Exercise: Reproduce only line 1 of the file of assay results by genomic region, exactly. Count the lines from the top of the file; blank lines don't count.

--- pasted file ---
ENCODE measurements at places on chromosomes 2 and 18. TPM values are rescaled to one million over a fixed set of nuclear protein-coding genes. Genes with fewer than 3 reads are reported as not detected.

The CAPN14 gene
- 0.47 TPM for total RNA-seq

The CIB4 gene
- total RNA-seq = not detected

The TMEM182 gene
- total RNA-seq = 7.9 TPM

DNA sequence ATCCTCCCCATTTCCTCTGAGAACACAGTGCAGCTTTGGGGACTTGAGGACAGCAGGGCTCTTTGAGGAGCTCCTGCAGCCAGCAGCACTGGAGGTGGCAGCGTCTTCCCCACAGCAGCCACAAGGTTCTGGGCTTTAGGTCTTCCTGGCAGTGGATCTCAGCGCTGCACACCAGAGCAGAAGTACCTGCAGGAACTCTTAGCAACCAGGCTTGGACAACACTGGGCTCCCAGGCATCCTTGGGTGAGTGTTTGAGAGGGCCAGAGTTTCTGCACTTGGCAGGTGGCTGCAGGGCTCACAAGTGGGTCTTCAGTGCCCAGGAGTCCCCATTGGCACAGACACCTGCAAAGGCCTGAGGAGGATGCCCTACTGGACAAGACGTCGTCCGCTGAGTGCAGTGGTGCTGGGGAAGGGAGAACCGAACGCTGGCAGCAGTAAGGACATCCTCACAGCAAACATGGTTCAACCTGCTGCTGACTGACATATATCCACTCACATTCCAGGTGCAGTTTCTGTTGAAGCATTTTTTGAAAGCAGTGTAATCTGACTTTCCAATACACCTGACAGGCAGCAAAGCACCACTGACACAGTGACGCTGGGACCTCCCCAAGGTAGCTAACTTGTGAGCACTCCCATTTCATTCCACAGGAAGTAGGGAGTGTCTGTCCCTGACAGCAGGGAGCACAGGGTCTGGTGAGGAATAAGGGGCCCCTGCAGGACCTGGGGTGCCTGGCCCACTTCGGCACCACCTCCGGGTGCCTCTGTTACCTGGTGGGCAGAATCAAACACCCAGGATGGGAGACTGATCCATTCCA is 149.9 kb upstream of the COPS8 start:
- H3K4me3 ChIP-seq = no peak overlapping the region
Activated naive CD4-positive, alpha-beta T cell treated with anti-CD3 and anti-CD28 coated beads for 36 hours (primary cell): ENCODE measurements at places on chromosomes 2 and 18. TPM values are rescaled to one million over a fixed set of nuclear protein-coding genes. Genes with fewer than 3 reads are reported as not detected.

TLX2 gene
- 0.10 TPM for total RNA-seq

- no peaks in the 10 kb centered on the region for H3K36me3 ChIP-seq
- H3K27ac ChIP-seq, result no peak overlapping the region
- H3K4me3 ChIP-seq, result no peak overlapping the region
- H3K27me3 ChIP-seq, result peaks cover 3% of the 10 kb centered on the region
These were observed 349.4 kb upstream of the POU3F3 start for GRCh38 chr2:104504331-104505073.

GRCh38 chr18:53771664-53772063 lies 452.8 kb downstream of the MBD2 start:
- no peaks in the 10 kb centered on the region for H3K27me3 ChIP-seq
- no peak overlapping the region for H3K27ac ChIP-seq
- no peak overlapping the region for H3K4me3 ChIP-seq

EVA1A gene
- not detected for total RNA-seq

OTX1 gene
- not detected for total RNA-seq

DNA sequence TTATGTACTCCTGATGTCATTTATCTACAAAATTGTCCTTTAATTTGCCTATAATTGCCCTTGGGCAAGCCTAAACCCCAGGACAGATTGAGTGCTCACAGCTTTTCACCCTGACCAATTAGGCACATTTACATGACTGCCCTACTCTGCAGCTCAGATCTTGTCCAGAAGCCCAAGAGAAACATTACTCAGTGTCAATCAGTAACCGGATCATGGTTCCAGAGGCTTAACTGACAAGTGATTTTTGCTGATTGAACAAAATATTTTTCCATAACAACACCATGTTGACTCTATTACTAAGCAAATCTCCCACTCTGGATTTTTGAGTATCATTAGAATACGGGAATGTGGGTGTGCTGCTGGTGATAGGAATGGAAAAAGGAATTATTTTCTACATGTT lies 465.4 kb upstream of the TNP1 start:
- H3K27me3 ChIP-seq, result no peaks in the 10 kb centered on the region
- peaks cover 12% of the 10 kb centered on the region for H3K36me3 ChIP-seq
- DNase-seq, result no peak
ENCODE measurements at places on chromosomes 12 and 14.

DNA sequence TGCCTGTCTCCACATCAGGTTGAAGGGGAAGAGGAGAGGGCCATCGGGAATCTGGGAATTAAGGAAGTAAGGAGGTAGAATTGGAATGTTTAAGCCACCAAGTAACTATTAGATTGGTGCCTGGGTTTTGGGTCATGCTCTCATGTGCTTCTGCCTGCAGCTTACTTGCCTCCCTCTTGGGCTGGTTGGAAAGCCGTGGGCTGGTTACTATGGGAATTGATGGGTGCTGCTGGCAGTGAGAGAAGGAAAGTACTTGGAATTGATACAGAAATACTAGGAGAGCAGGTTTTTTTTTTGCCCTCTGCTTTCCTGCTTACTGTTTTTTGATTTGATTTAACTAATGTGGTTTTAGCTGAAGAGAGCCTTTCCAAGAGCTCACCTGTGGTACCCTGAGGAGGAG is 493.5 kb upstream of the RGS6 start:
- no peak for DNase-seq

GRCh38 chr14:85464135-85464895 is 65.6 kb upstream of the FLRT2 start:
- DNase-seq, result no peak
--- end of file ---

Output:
ENCODE measurements at places on chromosomes 2 and 18. TPM values are rescaled to one million over a fixed set of nuclear protein-coding genes. Genes with fewer than 3 reads are reported as not detected.